Non-Competition Restrictive Covenants and Territorial Limitations


It is important to keep abreast of the ever-evolving law pertaining to non-competition restrictive covenants. Mid-level marketers of petroleum product often encounter or need to consider such covenants in a) employment contracts with key personnel, and b) contracts involving the acquisition of locations or other jobberships.

Generally, while a contract in restraint of trade or which tends to lessen competition is against public policy and is void, a restrictive covenant contained in an employment contract is considered to be in partial restraint of trade and will be upheld if the restraint imposed (a) is not unreasonable, (b) is founded on a valuable consideration, (c) is reasonably necessary to protect the interest of the party in whose favor it is imposed, and (d) does not unduly prejudice the interests of the public. Whether the restraint imposed by the contract is reasonable is a question of law for determination by the court. A court reviewing the factual situation involved will consider the nature and extent of the trade or business, the situation of the parties, and all the surrounding circumstances related to employment or relationship of the parties.

A three-element test of duration, territorial coverage, and scope of activity has evolved as a helpful tool in examining the reasonableness of the particular factual setting to which it is applied. Brunswick Floor, Inc. v. Guest, 506 S.E.2d 670 (1998). Georgia has refused to apply a blue pencil role. This means that if the restrictive covenant is overly broad, it is unenforceable. Courts will not rewrite covenants or partially enforce such overly broad covenants.

In applying the three-part test, a court will look at a multitude of issues paying consideration to the general facts in the particular situation.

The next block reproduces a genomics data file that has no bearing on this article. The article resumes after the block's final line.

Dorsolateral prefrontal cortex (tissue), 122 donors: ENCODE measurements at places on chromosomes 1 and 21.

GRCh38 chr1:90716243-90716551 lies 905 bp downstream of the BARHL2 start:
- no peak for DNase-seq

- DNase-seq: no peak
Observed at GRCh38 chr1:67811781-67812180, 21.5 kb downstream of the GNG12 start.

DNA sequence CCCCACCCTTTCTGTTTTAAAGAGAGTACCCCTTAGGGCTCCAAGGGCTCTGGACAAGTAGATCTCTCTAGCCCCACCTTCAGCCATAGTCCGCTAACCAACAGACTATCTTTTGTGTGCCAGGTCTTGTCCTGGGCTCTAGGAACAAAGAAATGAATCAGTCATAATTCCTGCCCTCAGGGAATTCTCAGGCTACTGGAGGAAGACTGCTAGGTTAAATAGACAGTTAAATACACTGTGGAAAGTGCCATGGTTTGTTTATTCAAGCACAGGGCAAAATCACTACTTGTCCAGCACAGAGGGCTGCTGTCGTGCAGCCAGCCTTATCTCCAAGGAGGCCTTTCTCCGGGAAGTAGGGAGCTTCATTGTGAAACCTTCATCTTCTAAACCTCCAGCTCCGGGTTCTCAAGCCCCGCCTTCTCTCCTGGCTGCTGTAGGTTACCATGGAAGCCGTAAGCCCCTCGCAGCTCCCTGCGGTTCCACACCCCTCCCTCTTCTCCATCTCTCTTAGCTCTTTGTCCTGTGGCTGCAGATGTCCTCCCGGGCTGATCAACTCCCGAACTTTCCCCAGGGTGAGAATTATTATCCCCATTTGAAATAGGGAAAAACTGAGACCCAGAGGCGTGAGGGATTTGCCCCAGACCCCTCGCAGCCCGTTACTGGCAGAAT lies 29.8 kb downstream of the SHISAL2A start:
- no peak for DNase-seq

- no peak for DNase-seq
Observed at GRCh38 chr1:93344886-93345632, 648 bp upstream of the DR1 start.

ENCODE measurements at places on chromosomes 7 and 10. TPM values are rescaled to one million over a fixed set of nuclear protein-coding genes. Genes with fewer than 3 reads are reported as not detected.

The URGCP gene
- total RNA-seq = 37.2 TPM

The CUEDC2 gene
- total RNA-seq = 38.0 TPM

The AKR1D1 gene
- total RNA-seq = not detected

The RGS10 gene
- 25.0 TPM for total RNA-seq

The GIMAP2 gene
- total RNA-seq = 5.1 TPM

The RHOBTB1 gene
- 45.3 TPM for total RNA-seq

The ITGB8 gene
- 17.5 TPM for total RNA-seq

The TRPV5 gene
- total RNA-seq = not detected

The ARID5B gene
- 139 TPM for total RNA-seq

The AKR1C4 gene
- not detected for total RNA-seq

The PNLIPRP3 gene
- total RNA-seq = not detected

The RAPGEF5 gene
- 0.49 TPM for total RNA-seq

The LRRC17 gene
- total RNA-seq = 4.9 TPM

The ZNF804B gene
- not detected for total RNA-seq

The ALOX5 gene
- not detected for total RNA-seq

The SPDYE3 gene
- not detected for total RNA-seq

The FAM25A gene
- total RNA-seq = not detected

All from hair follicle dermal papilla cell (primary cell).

In evaluating whether the territorial coverage restriction is overly broad, Courts respect that the goal of a non-competition covenant is to balance two competing rights, first the employee's right to earn a living and his ability to determine with certainty the prohibited territory; second, the employer's interest in customer relations created or furthered by its former employee on its behalf and its right to protect itself from the former employee's possible unfair appropriation of contacts developed while working for the employer. Under this analysis, an employer is permitted to include in such a covenant the territory in which the employee has in fact performed work, thus protecting itself from the unfair appropriation of good will and information acquired in the course of that work. See Brunswick.

In contrast, a restriction relating to the area in which the employer does business is generally unenforceable due to overbreadth, unless the employer can show a legitimate business interest that will be protected by such an expansive geographic description. Further, avoidance of competition, is not a legitimate business interest. In determining the legitimacy of the interest the employer seeks to protect, the court will take into account the employer's time and monetary investment in the employee's skills and development of his craft. The more money or time expended on training the greater the territory that may be upheld. For example, in Beckman v. Cox Broadcasting Corp., 296 S.E.2d 566 (1982), statewide territorial restriction upheld because employee worked statewide and employer had expended large sums of money in training.

Drafters of covenants must also be careful not to make the scope of the covenant overly broad. For example, prohibiting an employee from being an officer or director or owning stock in other companies, or from performing activities which are very different from work performed as an employee may be deemed overly broad and thus defeat the entire contract.

Great care should be given to the language utilized in a restrictive covenant. If any portion of the covenant is overly broad, such covenant will not be enforceable. Since this area of law is so fact/circumstance dependant, counsel must continually monitor recent case law developments, and clients must continually review or have their counsel review applicable contracts to confirm enforceability.